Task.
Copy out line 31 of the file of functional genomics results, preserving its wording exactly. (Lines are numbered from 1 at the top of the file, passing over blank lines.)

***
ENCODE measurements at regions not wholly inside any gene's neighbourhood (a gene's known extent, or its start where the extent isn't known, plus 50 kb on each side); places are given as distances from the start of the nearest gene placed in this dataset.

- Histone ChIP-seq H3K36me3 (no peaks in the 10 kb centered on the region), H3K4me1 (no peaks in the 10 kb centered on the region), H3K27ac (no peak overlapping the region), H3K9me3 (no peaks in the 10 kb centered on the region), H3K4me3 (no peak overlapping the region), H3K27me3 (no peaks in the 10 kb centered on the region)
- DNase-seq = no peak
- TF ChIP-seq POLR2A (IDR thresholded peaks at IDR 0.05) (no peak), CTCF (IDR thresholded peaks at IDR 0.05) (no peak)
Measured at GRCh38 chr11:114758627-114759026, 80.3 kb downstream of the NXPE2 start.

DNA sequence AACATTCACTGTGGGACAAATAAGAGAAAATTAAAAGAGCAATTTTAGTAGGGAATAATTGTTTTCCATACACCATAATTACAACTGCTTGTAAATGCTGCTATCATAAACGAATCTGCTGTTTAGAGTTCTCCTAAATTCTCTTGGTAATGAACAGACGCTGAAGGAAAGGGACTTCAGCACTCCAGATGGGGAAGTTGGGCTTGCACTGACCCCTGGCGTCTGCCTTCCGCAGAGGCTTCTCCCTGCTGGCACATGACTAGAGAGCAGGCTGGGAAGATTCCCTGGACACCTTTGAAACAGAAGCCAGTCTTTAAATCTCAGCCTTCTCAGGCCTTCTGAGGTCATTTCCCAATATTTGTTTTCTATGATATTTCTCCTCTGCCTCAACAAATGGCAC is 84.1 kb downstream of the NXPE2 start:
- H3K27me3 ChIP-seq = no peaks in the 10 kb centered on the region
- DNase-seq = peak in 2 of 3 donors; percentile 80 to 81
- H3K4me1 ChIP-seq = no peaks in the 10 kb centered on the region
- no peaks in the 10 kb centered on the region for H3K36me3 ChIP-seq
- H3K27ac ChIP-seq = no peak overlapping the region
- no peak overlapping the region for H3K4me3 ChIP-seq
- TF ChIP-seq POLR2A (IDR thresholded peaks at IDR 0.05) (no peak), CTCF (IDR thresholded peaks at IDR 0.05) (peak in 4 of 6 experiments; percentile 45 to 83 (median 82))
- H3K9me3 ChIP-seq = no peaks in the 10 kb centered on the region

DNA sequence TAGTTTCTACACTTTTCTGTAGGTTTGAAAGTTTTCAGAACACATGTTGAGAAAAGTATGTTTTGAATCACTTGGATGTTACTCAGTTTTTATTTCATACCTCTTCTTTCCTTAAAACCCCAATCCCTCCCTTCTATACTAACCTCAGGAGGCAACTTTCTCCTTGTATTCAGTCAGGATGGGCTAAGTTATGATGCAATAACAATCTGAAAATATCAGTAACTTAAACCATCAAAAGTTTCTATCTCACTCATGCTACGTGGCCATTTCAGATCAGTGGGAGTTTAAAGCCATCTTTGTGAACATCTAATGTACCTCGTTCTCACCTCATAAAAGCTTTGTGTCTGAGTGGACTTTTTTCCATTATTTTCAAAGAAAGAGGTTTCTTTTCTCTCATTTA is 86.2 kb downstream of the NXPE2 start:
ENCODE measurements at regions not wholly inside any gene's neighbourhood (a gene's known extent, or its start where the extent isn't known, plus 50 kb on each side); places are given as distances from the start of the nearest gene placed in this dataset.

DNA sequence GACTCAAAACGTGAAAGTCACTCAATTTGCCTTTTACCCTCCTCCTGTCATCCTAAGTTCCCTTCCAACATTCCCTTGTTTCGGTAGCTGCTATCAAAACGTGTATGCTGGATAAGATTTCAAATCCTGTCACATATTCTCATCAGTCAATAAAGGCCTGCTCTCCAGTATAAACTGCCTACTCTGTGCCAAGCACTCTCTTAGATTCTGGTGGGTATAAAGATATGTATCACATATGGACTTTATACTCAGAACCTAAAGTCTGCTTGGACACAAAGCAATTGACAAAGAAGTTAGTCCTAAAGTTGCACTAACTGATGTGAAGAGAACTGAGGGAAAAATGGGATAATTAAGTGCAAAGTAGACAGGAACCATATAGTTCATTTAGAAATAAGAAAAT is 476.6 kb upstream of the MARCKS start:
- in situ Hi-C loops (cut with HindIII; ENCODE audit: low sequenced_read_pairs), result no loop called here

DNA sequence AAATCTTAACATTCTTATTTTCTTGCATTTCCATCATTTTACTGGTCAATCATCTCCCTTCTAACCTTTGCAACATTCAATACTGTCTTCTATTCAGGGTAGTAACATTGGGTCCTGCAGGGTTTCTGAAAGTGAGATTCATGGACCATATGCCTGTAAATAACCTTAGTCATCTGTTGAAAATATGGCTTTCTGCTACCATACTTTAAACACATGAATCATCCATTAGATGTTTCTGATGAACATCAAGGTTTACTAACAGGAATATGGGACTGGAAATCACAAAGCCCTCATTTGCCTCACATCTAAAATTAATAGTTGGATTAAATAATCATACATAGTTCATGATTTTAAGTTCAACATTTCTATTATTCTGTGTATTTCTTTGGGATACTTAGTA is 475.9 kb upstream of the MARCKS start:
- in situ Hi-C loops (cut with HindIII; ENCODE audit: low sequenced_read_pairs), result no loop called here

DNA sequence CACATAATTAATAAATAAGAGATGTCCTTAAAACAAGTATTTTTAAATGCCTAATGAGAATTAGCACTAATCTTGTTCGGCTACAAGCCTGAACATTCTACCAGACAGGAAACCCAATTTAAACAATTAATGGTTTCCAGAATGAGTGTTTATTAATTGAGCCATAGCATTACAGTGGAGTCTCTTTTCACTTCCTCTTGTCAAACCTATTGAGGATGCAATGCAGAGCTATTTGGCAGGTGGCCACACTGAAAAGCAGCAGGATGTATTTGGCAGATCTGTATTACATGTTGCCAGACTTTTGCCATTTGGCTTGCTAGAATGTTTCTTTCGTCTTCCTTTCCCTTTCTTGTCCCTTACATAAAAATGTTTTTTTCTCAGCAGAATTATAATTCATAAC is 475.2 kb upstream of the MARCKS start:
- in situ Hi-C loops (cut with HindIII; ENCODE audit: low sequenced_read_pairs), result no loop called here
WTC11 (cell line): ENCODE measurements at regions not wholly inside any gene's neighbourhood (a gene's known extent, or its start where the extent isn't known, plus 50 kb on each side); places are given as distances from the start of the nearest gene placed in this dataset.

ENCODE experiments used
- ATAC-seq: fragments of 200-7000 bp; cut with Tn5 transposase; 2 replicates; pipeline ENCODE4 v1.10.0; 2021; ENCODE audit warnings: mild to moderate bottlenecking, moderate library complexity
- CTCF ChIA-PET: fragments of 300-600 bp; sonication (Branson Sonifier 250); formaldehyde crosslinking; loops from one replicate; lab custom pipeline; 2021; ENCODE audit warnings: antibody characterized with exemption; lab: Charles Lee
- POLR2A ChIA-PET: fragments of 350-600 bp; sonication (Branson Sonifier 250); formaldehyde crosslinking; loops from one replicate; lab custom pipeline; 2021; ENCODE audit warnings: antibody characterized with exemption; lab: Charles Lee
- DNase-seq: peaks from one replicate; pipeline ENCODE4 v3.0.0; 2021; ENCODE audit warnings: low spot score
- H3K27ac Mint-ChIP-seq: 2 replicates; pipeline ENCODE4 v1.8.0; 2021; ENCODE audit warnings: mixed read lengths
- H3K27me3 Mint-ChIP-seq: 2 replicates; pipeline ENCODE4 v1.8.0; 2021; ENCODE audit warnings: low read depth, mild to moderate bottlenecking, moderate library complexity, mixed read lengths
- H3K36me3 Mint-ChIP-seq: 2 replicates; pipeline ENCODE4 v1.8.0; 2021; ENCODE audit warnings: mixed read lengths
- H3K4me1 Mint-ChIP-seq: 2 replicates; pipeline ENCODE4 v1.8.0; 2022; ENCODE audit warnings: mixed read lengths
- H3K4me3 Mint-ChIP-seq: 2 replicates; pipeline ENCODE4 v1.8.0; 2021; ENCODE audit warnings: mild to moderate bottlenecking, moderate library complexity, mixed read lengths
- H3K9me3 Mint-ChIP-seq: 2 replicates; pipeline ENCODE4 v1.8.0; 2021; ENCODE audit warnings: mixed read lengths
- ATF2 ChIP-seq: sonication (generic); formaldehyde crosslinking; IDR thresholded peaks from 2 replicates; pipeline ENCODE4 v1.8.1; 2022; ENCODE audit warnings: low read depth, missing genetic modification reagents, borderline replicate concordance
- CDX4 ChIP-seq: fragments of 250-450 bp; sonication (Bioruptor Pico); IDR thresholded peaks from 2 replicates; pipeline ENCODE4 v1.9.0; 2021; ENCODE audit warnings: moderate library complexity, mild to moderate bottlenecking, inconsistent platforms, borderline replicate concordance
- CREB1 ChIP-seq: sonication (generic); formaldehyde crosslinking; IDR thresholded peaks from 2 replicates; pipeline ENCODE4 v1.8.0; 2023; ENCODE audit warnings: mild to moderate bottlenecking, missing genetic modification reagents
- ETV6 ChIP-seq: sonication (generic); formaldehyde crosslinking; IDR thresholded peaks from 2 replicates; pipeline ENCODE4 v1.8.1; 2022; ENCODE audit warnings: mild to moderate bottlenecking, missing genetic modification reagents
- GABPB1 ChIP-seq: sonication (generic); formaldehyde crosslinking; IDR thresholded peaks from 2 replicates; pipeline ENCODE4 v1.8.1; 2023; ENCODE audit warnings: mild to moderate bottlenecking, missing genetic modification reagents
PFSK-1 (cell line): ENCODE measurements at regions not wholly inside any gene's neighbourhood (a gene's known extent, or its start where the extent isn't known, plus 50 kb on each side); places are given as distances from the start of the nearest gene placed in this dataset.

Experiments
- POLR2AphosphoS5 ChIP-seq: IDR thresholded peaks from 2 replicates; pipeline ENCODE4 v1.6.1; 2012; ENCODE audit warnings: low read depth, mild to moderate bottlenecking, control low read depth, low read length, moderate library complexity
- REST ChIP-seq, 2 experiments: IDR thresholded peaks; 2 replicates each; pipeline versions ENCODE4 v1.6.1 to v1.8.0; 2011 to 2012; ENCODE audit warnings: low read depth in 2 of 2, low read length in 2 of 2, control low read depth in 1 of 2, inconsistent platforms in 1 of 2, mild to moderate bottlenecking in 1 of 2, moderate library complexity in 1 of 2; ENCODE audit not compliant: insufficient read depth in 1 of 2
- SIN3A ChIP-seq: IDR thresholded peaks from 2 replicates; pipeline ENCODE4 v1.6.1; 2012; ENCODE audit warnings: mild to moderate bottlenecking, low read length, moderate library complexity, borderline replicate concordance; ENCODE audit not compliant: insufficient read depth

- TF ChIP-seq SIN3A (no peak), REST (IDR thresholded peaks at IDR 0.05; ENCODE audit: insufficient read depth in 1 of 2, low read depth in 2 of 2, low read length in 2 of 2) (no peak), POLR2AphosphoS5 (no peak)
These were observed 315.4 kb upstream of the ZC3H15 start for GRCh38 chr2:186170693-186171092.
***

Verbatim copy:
- H3K36me3 Mint-ChIP-seq: 2 replicates; pipeline ENCODE4 v1.8.0; 2021; ENCODE audit warnings: mixed read lengths